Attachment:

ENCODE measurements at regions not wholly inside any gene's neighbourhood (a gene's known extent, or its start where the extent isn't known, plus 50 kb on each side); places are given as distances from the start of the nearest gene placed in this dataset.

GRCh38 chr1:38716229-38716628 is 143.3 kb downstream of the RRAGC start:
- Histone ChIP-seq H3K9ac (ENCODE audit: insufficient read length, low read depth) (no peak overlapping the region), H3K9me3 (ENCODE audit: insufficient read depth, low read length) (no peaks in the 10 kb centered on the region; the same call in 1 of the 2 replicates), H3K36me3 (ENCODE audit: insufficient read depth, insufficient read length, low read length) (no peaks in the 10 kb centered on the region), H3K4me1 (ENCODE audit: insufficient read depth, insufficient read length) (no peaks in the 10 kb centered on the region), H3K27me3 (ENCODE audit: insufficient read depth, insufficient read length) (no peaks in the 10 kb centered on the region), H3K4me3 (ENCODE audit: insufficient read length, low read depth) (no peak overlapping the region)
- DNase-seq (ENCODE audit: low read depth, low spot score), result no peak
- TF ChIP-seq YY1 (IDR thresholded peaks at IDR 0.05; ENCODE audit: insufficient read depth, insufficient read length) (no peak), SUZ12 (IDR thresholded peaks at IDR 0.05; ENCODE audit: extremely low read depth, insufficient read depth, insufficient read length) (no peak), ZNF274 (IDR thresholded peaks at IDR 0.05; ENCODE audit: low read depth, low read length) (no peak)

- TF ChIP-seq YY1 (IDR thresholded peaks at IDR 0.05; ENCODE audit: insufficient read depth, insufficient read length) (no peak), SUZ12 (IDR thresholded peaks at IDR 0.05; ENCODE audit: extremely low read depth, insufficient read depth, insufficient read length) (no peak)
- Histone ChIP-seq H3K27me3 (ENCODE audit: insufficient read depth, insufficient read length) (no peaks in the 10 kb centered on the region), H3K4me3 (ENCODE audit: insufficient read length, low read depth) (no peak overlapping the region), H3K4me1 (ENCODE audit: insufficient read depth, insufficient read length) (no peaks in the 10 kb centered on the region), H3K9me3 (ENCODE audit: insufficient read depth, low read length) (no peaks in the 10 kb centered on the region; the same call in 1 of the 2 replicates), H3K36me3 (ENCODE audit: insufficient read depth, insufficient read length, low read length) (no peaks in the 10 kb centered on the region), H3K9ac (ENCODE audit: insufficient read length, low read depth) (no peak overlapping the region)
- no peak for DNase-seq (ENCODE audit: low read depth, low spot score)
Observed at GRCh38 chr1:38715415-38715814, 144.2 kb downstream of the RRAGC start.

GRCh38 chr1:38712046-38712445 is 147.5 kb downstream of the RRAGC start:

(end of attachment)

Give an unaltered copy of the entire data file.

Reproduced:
ENCODE measurements at regions not wholly inside any gene's neighbourhood (a gene's known extent, or its start where the extent isn't known, plus 50 kb on each side); places are given as distances from the start of the nearest gene placed in this dataset.

GRCh38 chr1:38716229-38716628 is 143.3 kb downstream of the RRAGC start:
- Histone ChIP-seq H3K9ac (ENCODE audit: insufficient read length, low read depth) (no peak overlapping the region), H3K9me3 (ENCODE audit: insufficient read depth, low read length) (no peaks in the 10 kb centered on the region; the same call in 1 of the 2 replicates), H3K36me3 (ENCODE audit: insufficient read depth, insufficient read length, low read length) (no peaks in the 10 kb centered on the region), H3K4me1 (ENCODE audit: insufficient read depth, insufficient read length) (no peaks in the 10 kb centered on the region), H3K27me3 (ENCODE audit: insufficient read depth, insufficient read length) (no peaks in the 10 kb centered on the region), H3K4me3 (ENCODE audit: insufficient read length, low read depth) (no peak overlapping the region)
- DNase-seq (ENCODE audit: low read depth, low spot score), result no peak
- TF ChIP-seq YY1 (IDR thresholded peaks at IDR 0.05; ENCODE audit: insufficient read depth, insufficient read length) (no peak), SUZ12 (IDR thresholded peaks at IDR 0.05; ENCODE audit: extremely low read depth, insufficient read depth, insufficient read length) (no peak), ZNF274 (IDR thresholded peaks at IDR 0.05; ENCODE audit: low read depth, low read length) (no peak)

- TF ChIP-seq YY1 (IDR thresholded peaks at IDR 0.05; ENCODE audit: insufficient read depth, insufficient read length) (no peak), SUZ12 (IDR thresholded peaks at IDR 0.05; ENCODE audit: extremely low read depth, insufficient read depth, insufficient read length) (no peak)
- Histone ChIP-seq H3K27me3 (ENCODE audit: insufficient read depth, insufficient read length) (no peaks in the 10 kb centered on the region), H3K4me3 (ENCODE audit: insufficient read length, low read depth) (no peak overlapping the region), H3K4me1 (ENCODE audit: insufficient read depth, insufficient read length) (no peaks in the 10 kb centered on the region), H3K9me3 (ENCODE audit: insufficient read depth, low read length) (no peaks in the 10 kb centered on the region; the same call in 1 of the 2 replicates), H3K36me3 (ENCODE audit: insufficient read depth, insufficient read length, low read length) (no peaks in the 10 kb centered on the region), H3K9ac (ENCODE audit: insufficient read length, low read depth) (no peak overlapping the region)
- no peak for DNase-seq (ENCODE audit: low read depth, low spot score)
Observed at GRCh38 chr1:38715415-38715814, 144.2 kb downstream of the RRAGC start.

GRCh38 chr1:38712046-38712445 is 147.5 kb downstream of the RRAGC start: